Robert David HAMILTON
d. 10 Nov 1935 


Gayndah Gazette, Friday, November 22, 1935


On Sunday, 10th inst., at the General Hospital, Brisbane, there passed away after a long illness a well known identity, the "G.O.M." of Abercorn. It is only a little over 12 months, October 7th, 1934, since the whole of the Abercorn district was shocked and plunged into gloom over the sudden and unexpected demise of Mrs. R. Hamilton, at a comparatively early age of 63, who died from a sudden heart attack before she had even time to say good-bye to her relatives standing near. Since then her husband, Mr. Hamilton, has not enjoyed the best of health and only came out of the Eidsvold Hospital a few months ago after a particularly severe illness, as a result of which he lost the use of his lower limbs. Having recovered all his physical and mental faculties from the waist upwards and hoping to effect a complete recovery, he set out for Brisbane, accompanied by his daughter, Mrs. Roach (who had come all the way from Charleville to help in the nursing), to see if a specialist could effect an improvement. The deep x-ray treatment and hospital atmosphere was too much for him in his enfeebled health and he passed peacefully away on Sunday, 10th.

The body in a beautiful silver mounted coffin was sent from Brisbane on Monday's train and arrived at Abercorn on Tuesday afternoon.

The coffin was covered in beautiful wreaths from the relatives and friends of the deceased residing in Brisbane. Upon arrival at Abercorn the body was taken to the Abercorn Homestead, the residence of the deceased, where many more beautiful wreaths were added from the people of the district. At 5 p.m. on the same day the funeral took place, the internment being in the private cemetery of the family between the homestead and the railway line, alongside his well beloved wife and helpmate.

The funeral service was conducted by the Rev. Stevenson, who, in a sincere and touching address from the graveside, exhorted them all to take the life of Robert Hamilton as an example for a true Christian to follow. "Not often did he have the privilege of officiating at the graveside of a man like this who always placed his God before everything else. One felt that God actually dwelt in him and he in God. A true Christian if ever there was one."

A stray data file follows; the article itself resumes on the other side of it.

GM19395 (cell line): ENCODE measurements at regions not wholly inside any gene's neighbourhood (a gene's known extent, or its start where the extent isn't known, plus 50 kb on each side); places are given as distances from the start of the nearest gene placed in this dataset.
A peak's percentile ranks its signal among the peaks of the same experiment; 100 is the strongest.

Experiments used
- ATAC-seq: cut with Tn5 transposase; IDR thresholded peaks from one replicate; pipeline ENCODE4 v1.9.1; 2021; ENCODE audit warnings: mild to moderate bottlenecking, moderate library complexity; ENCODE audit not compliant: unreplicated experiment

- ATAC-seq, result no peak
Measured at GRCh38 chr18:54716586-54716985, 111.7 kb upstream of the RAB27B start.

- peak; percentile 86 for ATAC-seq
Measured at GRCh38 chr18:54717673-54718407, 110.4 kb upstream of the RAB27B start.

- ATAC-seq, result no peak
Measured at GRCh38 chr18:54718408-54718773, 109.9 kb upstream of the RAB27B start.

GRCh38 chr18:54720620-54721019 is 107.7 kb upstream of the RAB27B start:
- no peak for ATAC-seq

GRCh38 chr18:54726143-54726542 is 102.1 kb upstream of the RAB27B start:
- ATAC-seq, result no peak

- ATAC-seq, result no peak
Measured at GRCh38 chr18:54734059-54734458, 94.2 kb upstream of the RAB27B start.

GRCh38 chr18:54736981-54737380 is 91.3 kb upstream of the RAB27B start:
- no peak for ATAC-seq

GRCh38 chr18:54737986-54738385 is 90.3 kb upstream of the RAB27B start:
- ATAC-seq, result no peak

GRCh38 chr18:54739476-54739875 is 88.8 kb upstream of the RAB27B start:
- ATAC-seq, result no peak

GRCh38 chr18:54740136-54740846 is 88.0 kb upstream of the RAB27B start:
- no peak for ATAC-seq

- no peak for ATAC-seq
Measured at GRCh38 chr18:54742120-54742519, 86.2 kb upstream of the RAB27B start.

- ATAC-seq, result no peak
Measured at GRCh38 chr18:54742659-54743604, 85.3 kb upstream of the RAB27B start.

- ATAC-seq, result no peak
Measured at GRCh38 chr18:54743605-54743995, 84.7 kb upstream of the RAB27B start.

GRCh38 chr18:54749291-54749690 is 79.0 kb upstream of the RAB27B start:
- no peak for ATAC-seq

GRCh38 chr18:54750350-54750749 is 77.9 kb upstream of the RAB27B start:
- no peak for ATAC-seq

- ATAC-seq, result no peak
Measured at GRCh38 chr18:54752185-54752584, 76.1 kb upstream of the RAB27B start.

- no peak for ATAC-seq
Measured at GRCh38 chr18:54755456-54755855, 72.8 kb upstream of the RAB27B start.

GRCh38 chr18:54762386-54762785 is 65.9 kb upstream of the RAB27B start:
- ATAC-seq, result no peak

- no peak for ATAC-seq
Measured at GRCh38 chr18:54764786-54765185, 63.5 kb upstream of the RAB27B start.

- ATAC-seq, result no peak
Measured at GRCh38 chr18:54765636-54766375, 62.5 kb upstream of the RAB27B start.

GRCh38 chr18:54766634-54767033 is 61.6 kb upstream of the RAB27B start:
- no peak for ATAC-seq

The funeral, though arranged suddenly, was largely attended by people from all over the district as the "Old Boss" as he was affectionately called, was loved and respected by all classes and sects. The chief mourners were Mr Reg. J. Hamilton and Miss Helen I. B. Hamilton and Mrs. Reg. Hamilton, Mr. and Mrs. J. Pickering, and I. Pickering. Representatives Masonic (Eidsvold) Messrs T. W. Williams, S. Waite, and B. P,. Chapman were present, also the Eidsvold Shire Council was represented by Cr. Avard, the deceased having served on the Council both as a member and chairman. The pall bearers were Messrs T. W. Williams, S. Waite, W. H. Bartlett, R. Bartlett, E. B. Chapman, and Phil O'Dwyer.

The deceased, who was 72 years of age is survived by five children, Mr. W. F. J. Hamilton. (Main Road Surveyor), Brisbane, Mrs. E. E. Harslett (Amiens), Mrs. F. Roach, Mr. Reg. J. Hamilton and Helen I. B. Hamilton, all of Abercorn.

For the last twelve years he has followed grazing principally at Abercorn, being the first of the new settlers to take up land here under the Upper Burnett and Callide Land Scheme. For years before that land was thrown open he was writing articles on the possibilities of the Upper Burnett, and was the first newspaper correspondent for five papers for the Upper Burnett, before the various towns grew and developed their own individual correspondents. However he continued to correspond from Abercorn for the "Daily Mail," "Maryborough Chronicle," "Gayndah Gazette," "Bundaberg Times" and "Monto Herald" until illness overtook him. For over twenty years he had been corresponding for the "Courier" and "Mail."

The deceased had the distinction of filling two full lives in two different countries, as his 45 years before he came to Australia was packed with exciting incidents, and his 27 years in Australia have, though not quite so colourful, been enough for a “life” for the average man. Some of his overseas life may be gleaned from the condensed report appearing in a leading English paper of July 31st, 1908. “It is with universal regret that the residents of Willesden and district learn of the impending departure of Divisional Inspector Robert Hamilton, who, as chief of police of the Harrow Parliamentary Division since 1906, won the respect of all who came in contact with him. With the officers and men under him he was the most popular of chiefs, and his retirement is a matter of genuine sorrow and regret to the whole force. The public too, in him lose a zealous and courteous officer. As a horseman he has few equals, and, mounted on his favourite black charger “Tim”, the inspector was a familiar and notable figure in the streets of London. That his services were always efficiently discharged was testified by the Chairman of the Petty Sessions Court on Thursday when he referred at the Court to the loss they were sustaining in losing Inspector Hamilton, who retires on full pension in a few weeks after 26 years service to go farming in Australia.